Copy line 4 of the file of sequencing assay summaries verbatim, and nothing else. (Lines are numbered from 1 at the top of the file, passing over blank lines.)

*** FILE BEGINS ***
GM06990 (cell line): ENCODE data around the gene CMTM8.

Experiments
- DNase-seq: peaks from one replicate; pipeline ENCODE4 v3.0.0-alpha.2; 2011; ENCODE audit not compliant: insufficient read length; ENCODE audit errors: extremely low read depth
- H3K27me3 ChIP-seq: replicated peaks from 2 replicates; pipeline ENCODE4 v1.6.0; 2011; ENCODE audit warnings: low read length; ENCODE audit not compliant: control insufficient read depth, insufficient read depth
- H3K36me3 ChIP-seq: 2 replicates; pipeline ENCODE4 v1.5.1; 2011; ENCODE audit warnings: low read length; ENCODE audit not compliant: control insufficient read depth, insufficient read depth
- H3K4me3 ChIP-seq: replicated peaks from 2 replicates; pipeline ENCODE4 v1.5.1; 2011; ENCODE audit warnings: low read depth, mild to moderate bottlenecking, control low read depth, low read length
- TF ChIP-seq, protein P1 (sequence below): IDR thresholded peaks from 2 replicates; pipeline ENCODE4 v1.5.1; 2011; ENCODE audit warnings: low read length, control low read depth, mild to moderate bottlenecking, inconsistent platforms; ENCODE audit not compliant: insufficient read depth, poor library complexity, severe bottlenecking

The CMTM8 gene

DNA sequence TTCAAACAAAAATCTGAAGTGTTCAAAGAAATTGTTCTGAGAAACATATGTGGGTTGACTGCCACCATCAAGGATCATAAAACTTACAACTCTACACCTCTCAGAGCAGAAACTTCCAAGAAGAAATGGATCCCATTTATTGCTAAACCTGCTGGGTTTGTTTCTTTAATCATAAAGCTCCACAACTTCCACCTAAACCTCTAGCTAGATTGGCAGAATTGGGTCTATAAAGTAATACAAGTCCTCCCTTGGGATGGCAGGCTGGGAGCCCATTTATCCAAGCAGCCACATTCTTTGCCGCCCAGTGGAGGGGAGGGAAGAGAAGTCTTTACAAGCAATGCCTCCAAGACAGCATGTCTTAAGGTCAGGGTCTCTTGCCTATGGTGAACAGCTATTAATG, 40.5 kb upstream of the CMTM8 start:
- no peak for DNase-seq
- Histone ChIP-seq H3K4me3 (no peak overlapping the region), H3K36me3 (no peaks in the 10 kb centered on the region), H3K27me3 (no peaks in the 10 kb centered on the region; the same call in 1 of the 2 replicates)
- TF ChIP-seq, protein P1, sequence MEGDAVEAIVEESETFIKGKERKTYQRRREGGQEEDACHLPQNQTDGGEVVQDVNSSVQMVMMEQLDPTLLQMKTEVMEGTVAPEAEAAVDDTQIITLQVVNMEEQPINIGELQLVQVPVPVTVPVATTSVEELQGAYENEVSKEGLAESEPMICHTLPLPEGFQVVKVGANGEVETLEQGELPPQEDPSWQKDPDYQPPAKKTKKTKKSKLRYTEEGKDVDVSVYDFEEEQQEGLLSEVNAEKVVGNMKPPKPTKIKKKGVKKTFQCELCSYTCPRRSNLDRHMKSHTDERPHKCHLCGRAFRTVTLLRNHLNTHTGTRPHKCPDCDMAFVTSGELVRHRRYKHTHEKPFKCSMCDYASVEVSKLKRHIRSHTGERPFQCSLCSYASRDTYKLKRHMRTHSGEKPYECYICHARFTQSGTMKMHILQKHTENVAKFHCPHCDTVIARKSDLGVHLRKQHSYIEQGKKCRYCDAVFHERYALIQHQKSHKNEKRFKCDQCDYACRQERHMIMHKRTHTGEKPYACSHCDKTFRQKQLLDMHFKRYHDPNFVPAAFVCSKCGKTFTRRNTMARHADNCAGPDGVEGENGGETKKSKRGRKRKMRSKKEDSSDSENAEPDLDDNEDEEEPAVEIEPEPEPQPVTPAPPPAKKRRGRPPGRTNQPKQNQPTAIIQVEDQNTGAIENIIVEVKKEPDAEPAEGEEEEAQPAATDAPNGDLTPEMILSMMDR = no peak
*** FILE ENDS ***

- H3K27me3 ChIP-seq: replicated peaks from 2 replicates; pipeline ENCODE4 v1.6.0; 2011; ENCODE audit warnings: low read length; ENCODE audit not compliant: control insufficient read depth, insufficient read depth